As I write this, my house is in utter chaos and clutter. One half of it has to be renovated, and not in the usual cosmetic style of splashing some paint on the walls - even though that usually feels stressful enough and chaotisizes life for a while - but in my case, the walls had to be stripped down to the naked stones, have to be re-plastered, then painted because they suffered so much from the humidity. The beauty of living right by the sea. I'm not complaining.
Doors are unhinged and standing forlorn in the courtyard, the windows are gone, there is cement dust everywhere (it even covered the cats's food plates much to their dislike) and my camera gear, books, and other belongings build mountain ranges in the living room and my emergency office (the only sanctuaries of clean air) through which narrow canyons lead where I traverse from front door to bathroom to desk to kitchen.
I have been away for two weeks and the plan was to get this done while I was gone - and of course the plan didn't quite work out (by about four weeks we will be missing the target). But that was to be expected seeing the amount of work that is necessary.
While I was away, when thinking of the house, I would go through the stuff in my mind and plan what to sort out and give away or sell upon my return. Ever since I have come back, stacks of random belongings stare at me, begging to be sorted or given a new place to live. Wherever I go, I could pick up immediately and find a useful occupation that would keep me busy for the rest of the day.
Yet, we are launching the preview site of Catalysta next week, I have emails to follow up with people I met at the Cross Video Days in Paris, the last episodes of Dream Job are getting ready for the site launch on 1 September, I am editing some of the preview content to go online on Monday and the festivals that will be screening The Island Bus in the next few weeks and months are expecting press material from me. Not to mention my personal and family affairs that require some attention.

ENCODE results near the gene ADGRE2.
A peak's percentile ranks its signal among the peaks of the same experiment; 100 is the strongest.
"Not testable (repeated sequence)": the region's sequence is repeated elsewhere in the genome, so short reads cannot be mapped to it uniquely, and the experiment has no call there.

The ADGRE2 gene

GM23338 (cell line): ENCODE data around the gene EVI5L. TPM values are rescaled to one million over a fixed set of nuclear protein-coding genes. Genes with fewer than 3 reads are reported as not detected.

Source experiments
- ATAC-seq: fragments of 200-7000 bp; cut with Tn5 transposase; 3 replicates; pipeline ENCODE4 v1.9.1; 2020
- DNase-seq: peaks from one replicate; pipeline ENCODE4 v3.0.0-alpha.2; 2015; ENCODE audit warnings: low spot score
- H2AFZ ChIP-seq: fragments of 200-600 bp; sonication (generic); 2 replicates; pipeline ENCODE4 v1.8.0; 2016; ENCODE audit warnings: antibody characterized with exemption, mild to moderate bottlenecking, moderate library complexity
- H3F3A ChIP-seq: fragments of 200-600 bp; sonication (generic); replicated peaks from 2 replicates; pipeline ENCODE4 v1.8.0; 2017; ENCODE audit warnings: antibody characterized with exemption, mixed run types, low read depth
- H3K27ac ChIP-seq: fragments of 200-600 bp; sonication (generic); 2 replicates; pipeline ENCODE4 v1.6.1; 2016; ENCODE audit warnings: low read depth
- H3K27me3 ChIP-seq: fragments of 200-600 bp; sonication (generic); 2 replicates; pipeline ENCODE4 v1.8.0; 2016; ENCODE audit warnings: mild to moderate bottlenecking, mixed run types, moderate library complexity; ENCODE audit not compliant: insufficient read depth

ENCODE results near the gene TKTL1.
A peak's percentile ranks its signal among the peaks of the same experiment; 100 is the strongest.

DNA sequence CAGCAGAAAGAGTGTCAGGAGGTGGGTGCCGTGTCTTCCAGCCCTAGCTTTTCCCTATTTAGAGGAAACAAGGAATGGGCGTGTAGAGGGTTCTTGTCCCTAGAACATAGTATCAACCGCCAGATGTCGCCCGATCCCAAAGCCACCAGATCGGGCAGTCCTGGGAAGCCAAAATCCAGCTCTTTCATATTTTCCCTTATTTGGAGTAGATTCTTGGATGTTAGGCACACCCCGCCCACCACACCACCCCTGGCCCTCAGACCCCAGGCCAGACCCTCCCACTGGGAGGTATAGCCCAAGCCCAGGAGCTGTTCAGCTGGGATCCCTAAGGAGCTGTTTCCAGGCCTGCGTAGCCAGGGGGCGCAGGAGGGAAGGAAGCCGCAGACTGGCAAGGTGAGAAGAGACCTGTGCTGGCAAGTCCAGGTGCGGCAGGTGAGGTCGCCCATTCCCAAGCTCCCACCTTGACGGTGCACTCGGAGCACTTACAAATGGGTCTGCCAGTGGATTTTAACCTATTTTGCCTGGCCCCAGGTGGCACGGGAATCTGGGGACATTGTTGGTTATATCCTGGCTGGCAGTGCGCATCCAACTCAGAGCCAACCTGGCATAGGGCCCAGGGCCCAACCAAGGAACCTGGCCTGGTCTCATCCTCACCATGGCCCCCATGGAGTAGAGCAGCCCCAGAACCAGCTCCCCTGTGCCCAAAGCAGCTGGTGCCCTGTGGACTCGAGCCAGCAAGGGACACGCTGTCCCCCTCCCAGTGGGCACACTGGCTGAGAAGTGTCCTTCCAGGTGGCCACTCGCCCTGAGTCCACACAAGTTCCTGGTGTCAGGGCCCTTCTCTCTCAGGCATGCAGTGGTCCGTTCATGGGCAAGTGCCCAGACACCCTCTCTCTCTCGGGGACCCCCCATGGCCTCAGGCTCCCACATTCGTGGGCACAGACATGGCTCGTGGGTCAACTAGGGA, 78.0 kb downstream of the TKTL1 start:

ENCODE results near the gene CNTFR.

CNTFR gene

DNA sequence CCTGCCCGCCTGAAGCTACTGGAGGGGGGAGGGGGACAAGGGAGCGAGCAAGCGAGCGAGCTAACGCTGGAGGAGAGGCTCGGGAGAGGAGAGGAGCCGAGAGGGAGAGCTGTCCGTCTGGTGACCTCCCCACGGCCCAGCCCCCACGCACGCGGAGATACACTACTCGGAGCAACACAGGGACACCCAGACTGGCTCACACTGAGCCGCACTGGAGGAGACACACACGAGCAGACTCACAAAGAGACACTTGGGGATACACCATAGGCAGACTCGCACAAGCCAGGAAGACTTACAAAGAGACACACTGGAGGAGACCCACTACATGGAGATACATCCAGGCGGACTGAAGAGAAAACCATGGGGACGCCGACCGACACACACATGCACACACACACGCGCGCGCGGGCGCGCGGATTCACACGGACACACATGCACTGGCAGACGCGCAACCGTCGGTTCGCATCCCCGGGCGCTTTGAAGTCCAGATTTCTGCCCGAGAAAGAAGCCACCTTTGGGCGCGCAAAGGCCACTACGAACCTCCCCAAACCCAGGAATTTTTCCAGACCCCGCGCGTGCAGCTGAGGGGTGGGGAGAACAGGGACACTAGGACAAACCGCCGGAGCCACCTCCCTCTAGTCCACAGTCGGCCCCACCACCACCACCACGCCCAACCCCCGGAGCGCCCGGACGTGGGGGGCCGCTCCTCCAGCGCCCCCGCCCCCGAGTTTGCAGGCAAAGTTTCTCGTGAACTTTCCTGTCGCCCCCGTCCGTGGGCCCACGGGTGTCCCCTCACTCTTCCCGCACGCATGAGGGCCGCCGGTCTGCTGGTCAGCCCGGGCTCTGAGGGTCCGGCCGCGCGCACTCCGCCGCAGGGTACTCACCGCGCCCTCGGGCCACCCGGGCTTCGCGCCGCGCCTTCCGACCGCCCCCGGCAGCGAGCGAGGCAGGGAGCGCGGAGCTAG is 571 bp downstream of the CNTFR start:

As you can imagine, my to-do list runs roughly the length of a Dostoyevsky novel. Those are the moments when I discover that odd thing about time: it really is relative.
Yesterday, I edited for what felt like 20 minutes - and the day was gone. Bamm! The sun set, the cats were hungry. So was I - but I only noticed when the last of the clips rendered and there wasn't anything left to do but listen to my rumbling stomach. On my phone turned on silent, I had a message from a friend asking me to call her back which I had promised to do "in a bit". The message was 6 hours old. Editing does that to me. Most of the time. I simply lose track of any time outside the timeline of my FCP. Writing has similar effects. I have noted this down for only about 2 minutes and already an hour has passed.
When inspiration strikes, the nice plan that a to-do list represents usually goes out the window. The flow and ease of concentrated creative work is a blessing that should not be tampered with. But it is useful to keep certain checks and balances in place (no one likes skeletal cats staring at them in reproach or dying from dehydration themselves).
With filmmaking being such an explosive combination of creative play and of meticulous planning, finding and re-gaining this balance is key to being a happy filmmaker. It is also the reason why I advocate meditation and have been practicing it myself.
If you are claiming to be the "creative type" while you are drowning in chaos, you will sooner or later get on the nerves of those around you and - more importantly - you will start annoying yourself. Neither does sticking to your to-do list like it was set in stone work out in the long run. The two strokes of inspiration that went into the teaser edits yesterday and delighted the producer so much were totally unscripted and would not have occurred, had I not allowed myself to get lost in the creative play. You might not even notice them when you watch next week, but without them, the pieces would feel slightly off. Such is editing, such is filmmaking, such is life.
I have learned to accept situations like the one I am in during this week as normal. You don't necessarily get those bubbles of calm and clarity in which you launch your greatest artistic works unhindered by outer influences. Directors probably work on the final cuts of their works while 37 weeks pregnant, writers finish books during the loss of a child or a favourite uncle, painters put exhibitions together while splitting up with their spouse and moving house or preparing birthday parties for their best friend.
Life is sometimes messy and chaotic, sometimes ordered and calm. Both are necessary and have their place and time. In an art form that has more potential for chaos than most others because of the complex logistics involved in most filmmaking, the demand for structure and reliability runs understandably high. But the unpredictable is where the "magic" usually happens. Surfing the waves and regaining balance between the two is what matters to the happy filmmaker.
Off I go (90 mins later) to tick "blogging" off my to-do list...